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AG suggests measured words when making allegations of fraud in election

From left, Secretary of State Michele Reagan and Gov. Doug Ducey sign the formal certification of election results Monday as Attorney General Mark Brnovich, required to be there as a witness, observes. (Capitol Media Services photo by Howard Fischer)

From left, Secretary of State Michele Reagan and Gov. Doug Ducey sign the formal certification of election results Monday as Attorney General Mark Brnovich, required to be there as a witness, observes. (Capitol Media Services photo by Howard Fischer)

Attorney General Mark Brnovich warned Monday that people “need to be really careful when making serious allegations” about election fraud or other issues or risk undermining democracy.

Brnovich’s comments came on the heels of the state formally certifying the results of last month’s election. There were no surprises in the legally required formality involving Brnovich, Gov. Doug Ducey, Secretary of State Michele Reagan and Supreme Court Chief Justice Scott Bales.

But the results come after charges by Jonathan Lines, chairman of the Arizona Republican Party, that there were irregularities in the procedures used. And Lines even has started his own party-financed “independent audit” of the practices in Maricopa County.

Ducey, as the top elected Republican in the state – and someone who got help from the state GOP – repeatedly dodged questions about the efforts by the party chairman to question the conduct of the vote.

“I refer you to Mr. Lines for those questions,” he said.

“We have had some concerns around certain issues,” the governor continued.

“But I’m not going to expand on that,” Ducey said. “I’m just going to say I’ll let his investigation or what he wants to focus on play out.”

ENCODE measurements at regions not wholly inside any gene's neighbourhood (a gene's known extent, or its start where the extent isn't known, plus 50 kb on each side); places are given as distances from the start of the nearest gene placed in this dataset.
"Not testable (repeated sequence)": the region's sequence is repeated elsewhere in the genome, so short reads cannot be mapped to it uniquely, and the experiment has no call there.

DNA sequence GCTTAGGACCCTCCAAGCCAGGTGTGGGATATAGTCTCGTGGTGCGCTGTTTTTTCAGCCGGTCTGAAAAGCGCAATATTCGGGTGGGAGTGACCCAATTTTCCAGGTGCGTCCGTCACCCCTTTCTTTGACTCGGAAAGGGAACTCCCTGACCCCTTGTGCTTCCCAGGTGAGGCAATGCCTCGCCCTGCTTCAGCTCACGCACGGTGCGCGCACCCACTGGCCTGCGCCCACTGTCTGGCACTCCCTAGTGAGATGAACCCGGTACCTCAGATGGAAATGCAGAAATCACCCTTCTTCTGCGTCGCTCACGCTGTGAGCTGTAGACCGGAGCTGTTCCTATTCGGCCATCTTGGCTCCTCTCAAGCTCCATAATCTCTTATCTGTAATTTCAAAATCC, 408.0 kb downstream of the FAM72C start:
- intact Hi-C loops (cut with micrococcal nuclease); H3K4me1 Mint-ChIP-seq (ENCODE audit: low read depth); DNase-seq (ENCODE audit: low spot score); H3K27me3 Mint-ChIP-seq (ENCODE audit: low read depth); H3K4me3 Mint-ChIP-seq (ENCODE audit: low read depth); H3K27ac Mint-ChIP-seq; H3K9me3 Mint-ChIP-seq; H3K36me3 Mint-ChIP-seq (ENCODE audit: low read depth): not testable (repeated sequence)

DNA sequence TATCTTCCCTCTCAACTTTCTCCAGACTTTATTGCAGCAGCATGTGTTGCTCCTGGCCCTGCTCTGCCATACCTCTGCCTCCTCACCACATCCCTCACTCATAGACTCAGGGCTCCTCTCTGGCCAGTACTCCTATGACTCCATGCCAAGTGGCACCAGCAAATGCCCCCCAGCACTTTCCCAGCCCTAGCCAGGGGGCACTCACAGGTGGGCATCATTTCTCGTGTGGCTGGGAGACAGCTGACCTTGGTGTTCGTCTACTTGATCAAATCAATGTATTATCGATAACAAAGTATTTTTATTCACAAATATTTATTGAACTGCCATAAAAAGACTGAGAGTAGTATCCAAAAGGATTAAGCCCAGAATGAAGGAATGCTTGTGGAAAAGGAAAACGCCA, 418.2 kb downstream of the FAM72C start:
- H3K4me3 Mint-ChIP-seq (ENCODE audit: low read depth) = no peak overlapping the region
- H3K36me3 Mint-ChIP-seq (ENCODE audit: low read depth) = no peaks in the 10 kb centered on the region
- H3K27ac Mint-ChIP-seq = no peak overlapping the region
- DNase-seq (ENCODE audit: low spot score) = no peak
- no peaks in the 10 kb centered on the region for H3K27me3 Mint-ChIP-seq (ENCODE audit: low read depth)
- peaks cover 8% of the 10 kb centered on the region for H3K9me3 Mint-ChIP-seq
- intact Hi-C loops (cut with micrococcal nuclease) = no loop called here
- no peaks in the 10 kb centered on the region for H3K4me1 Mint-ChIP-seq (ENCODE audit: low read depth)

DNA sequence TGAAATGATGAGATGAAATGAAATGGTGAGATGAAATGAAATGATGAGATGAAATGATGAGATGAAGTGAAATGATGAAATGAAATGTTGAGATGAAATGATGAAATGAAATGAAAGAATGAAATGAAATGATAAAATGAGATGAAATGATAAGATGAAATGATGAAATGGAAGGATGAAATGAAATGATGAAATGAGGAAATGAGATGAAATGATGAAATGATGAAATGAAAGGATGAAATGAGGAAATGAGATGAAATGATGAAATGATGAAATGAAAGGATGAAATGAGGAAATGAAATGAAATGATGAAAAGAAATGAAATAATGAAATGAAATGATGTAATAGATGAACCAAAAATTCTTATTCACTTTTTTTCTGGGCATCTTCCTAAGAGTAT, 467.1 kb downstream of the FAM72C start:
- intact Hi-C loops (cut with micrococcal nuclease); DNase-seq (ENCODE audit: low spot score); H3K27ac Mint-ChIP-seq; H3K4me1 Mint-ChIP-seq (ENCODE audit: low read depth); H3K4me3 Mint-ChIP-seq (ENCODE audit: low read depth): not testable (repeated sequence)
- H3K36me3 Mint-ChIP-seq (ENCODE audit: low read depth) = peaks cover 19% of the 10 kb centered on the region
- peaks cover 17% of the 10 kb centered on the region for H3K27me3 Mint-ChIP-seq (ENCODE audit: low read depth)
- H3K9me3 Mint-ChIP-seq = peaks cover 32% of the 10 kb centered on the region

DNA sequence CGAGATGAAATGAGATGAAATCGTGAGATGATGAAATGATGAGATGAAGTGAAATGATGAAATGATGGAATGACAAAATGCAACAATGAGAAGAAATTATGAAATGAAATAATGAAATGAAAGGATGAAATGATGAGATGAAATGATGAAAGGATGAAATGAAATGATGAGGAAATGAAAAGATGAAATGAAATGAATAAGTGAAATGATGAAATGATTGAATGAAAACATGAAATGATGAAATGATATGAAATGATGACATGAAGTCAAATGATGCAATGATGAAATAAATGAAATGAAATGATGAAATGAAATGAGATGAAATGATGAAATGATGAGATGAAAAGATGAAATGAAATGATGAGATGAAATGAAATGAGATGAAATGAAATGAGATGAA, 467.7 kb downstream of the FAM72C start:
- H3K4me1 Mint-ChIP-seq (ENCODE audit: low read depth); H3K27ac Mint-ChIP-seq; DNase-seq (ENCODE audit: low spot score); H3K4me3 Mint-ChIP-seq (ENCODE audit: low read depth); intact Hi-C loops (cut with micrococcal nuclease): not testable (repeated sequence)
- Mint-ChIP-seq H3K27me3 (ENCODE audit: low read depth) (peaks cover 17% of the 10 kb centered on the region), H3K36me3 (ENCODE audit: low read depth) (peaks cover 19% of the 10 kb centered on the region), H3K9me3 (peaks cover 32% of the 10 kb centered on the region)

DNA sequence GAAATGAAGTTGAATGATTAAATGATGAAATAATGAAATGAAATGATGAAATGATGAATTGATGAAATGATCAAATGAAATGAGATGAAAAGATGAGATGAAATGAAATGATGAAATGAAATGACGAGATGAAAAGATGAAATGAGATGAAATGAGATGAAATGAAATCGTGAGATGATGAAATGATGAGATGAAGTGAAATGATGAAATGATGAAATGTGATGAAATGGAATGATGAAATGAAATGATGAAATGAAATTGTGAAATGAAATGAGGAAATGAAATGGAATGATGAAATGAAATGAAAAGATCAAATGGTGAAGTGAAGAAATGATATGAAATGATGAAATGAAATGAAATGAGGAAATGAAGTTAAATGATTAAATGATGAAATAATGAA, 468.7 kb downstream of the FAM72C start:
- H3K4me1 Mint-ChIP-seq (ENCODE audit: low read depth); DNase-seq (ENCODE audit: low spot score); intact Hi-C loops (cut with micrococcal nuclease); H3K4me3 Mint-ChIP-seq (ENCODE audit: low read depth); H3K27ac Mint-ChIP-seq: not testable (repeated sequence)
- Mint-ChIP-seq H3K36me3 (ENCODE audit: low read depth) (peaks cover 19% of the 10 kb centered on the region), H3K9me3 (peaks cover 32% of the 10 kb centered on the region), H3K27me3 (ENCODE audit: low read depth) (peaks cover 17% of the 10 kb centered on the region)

Brnovich, however, gave a somewhat more direct response to the question about the activities of Lines, though he didn’t mention the state GOP, which also provided financial help for his own reelection effort.

“I think people need to be really, really careful when they make serious allegations,” he said. “One of the things I think that’s problematic in the country today is that people are undermining the integrity of institutions, all sorts of institutions.”

But the attorney general said this isn’t just a problem of the GOP’s making.

“Both sides are doing it and it needs to stop,” Brnovich said. “It’s why politics gets so nasty in this country.”

Neither Lines nor his press aide responded to requests for comment about not just the issue of undermining confidence but the fact that Ducey said reporters should seek him out.

But party spokeswoman Ayshia Connor said there is nothing to report yet on the audit that Lines launched on the practices of Maricopa County Recorder Adrian Fontes after alleging voting “irregularities.”

In setting up the audit, Lines said it would focus on “allegations of fraud in the election.”

Lines, however, provided no examples. Instead, he said the party was hiring Attorney Stephen Richer to set up a website for people who submit information.

“We are still gathering information,” Connor said Monday. “We will keep you posted.”

The GOP move came after Republicans lost their stranglehold on all statewide elections.

While Ducey won handily, Democrats took over an open seat in the U.S. Senate and the offices of secretary of state and superintendent of public instruction. And one of the two seats up for grabs on what had been an all-Republican Arizona Corporation Commission also was clinched by a Democrat.

Republicans also lost four seats in the state House, reducing their margin to 31-29.

Other than general allegations of fraud, Lines wants his audit to also look into the decision of Fontes, a Democrat, to open “emergency voting centers” on the Saturday and Monday before the Nov. 6 election. Lines has questioned the legality of such centers, even though they have been operated before by Republican recorders.

And Lines wants to look at Election Day voting procedures, challenges, ballot counting and the process for reporting results.

At the formal canvass of votes Monday, Secretary of State Michele Reagan reported the statewide turnout was 2.4 million, or more than 64.8 percent of registered voters. While that was 17 points higher than the 2014 election, it did not set a statewide record, even for a midterm non-presidential election.

Reagan said, however, that new records for midterm elections were set in Coconino, Gila, Maricopa, Pima and Yavapai counties.

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